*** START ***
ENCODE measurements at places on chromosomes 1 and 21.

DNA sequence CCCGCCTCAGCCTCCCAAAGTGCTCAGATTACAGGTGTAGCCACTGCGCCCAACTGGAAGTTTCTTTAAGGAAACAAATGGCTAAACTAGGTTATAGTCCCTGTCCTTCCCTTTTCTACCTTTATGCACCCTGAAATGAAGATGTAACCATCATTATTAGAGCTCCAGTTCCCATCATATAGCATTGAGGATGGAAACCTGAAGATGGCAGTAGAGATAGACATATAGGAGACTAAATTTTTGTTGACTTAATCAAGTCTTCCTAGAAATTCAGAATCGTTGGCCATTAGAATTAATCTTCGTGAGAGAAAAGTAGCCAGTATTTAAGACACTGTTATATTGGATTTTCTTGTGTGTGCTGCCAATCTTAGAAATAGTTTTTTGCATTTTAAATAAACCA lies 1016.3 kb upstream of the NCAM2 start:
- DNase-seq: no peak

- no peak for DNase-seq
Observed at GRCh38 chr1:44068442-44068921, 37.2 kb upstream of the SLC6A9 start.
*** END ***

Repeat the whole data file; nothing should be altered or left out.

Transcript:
ENCODE measurements at places on chromosomes 1 and 21.

DNA sequence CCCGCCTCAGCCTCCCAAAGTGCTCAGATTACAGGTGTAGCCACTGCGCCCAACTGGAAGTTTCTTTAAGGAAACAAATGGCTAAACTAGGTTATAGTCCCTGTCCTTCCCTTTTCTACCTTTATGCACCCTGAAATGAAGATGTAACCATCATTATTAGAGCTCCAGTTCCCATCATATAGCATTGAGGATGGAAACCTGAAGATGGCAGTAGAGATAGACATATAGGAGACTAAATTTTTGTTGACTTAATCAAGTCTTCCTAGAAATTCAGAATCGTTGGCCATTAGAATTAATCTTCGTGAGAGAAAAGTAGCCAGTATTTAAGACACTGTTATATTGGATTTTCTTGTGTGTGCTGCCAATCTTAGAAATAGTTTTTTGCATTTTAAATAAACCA lies 1016.3 kb upstream of the NCAM2 start:
- DNase-seq: no peak

- no peak for DNase-seq
Observed at GRCh38 chr1:44068442-44068921, 37.2 kb upstream of the SLC6A9 start.